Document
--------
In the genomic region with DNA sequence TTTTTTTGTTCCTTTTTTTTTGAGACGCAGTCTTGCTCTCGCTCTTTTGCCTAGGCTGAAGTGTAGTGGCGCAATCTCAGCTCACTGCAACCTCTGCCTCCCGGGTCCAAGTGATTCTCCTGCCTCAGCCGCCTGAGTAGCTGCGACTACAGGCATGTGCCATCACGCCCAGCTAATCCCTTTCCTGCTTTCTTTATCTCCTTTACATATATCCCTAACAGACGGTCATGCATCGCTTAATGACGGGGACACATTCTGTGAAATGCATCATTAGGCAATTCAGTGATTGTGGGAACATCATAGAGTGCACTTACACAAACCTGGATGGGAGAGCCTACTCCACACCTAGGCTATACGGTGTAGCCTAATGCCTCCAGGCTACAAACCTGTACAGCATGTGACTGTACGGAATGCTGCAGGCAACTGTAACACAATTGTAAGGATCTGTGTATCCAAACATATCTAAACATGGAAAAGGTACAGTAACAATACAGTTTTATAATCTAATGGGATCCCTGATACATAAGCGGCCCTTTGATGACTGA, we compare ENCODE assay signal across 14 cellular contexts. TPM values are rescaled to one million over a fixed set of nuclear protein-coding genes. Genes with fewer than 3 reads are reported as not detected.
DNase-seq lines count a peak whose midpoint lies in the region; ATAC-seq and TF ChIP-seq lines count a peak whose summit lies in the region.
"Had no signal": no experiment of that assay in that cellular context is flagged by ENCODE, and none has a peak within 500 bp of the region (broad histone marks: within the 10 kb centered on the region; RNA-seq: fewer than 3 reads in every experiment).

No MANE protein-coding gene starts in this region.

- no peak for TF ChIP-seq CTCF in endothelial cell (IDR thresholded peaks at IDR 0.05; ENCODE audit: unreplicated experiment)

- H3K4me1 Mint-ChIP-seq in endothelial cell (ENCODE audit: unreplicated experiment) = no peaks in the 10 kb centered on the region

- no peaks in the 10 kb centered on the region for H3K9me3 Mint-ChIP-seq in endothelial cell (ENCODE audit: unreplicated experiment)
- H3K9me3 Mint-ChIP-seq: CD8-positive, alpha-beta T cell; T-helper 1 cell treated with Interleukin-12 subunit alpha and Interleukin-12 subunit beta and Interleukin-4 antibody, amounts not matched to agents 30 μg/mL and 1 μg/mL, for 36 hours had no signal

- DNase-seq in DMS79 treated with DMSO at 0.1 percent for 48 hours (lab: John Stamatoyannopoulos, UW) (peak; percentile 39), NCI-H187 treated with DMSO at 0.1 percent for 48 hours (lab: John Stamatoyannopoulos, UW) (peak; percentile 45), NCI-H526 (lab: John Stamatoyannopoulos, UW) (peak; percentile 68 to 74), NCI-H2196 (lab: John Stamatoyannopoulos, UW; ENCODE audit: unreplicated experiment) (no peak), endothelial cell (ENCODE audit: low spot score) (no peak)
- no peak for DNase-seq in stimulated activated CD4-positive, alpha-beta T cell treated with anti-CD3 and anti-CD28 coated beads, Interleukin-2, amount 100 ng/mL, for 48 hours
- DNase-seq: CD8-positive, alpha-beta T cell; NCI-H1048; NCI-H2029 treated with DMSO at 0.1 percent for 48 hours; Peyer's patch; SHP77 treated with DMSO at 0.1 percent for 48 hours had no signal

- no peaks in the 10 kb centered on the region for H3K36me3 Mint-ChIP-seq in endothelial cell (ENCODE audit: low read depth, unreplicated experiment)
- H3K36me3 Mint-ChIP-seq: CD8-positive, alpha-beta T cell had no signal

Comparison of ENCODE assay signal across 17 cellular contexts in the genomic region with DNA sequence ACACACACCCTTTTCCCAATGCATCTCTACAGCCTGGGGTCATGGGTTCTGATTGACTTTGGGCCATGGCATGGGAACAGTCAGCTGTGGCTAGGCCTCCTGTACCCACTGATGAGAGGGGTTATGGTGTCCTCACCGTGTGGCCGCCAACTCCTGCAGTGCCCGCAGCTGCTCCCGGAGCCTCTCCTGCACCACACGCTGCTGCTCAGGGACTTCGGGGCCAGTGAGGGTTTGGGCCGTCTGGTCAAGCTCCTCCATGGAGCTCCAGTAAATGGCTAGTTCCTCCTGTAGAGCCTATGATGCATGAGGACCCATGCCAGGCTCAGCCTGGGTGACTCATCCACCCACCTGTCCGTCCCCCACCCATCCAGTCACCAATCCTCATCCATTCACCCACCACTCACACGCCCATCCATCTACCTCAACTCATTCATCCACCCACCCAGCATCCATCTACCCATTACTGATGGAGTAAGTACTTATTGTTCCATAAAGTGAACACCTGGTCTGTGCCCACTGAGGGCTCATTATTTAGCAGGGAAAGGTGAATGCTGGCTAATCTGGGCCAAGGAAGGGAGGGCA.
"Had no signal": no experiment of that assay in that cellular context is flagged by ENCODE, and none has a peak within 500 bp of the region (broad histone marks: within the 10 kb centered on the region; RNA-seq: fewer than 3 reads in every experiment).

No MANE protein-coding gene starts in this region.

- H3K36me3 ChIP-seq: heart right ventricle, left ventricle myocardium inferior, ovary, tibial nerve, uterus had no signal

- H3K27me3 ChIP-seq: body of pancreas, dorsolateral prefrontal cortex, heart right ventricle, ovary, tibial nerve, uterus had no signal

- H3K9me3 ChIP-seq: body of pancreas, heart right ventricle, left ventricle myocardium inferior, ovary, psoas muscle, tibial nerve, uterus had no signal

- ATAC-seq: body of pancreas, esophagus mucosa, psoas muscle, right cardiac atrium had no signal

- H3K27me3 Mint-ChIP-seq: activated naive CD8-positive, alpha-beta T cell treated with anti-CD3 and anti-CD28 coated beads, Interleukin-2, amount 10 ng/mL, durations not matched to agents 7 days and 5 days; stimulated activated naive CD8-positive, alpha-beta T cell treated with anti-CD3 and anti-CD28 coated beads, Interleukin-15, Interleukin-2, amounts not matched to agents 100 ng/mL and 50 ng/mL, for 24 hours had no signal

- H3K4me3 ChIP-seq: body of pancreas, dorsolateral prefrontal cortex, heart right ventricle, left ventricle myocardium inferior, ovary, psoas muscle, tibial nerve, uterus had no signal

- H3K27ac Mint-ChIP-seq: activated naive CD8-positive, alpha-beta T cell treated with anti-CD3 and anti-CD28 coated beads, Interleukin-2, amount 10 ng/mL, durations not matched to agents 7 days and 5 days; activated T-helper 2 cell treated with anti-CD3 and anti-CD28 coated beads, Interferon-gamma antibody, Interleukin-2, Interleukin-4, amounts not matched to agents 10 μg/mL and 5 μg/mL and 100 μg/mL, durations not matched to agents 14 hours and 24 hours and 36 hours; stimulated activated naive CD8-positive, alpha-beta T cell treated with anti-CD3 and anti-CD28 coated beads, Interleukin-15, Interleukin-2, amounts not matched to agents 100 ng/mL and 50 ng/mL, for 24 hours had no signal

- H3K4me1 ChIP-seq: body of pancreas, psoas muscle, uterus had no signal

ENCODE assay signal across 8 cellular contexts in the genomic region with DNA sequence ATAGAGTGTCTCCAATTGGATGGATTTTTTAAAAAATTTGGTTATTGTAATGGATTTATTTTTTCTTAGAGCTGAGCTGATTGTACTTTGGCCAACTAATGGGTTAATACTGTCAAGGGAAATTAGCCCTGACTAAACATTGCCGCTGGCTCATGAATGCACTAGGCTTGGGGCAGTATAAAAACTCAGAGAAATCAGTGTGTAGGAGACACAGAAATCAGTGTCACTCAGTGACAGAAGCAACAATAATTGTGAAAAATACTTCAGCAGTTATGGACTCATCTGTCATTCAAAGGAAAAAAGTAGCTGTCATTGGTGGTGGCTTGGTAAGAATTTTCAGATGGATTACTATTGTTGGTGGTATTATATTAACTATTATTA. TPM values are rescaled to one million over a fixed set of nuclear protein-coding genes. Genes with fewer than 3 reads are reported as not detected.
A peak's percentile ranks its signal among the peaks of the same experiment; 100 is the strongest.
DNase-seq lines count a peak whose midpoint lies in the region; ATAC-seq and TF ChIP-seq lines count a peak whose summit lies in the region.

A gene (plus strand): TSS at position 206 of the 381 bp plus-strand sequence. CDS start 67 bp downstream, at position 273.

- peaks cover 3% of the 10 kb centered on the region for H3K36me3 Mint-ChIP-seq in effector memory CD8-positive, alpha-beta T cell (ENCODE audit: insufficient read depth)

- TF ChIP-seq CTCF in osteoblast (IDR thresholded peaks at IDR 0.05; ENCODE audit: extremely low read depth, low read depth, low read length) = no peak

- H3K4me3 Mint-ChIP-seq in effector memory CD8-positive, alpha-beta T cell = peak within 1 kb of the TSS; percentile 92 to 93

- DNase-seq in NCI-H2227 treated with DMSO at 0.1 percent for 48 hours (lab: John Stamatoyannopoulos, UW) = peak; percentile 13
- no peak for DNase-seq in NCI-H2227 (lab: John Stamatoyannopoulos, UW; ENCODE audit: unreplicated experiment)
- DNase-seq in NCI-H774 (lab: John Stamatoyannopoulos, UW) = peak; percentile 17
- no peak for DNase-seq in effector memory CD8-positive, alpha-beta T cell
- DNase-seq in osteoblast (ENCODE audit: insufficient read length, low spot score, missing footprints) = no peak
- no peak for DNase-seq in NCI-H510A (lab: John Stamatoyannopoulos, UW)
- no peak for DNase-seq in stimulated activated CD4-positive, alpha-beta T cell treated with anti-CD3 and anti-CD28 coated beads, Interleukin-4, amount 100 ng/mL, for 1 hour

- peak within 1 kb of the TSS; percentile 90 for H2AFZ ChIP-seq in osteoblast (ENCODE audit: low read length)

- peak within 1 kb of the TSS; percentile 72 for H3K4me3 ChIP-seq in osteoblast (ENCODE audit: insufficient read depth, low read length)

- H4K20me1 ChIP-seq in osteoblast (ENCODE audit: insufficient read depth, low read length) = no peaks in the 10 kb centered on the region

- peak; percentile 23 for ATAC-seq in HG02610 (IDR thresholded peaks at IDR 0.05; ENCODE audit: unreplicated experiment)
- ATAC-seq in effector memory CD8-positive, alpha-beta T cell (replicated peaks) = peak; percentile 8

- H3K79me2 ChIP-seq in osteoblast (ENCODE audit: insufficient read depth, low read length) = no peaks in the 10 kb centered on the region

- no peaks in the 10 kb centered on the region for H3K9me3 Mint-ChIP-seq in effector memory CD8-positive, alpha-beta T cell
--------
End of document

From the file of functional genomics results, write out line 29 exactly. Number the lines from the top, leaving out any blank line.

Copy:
- peaks cover 3% of the 10 kb centered on the region for H3K36me3 Mint-ChIP-seq in effector memory CD8-positive, alpha-beta T cell (ENCODE audit: insufficient read depth)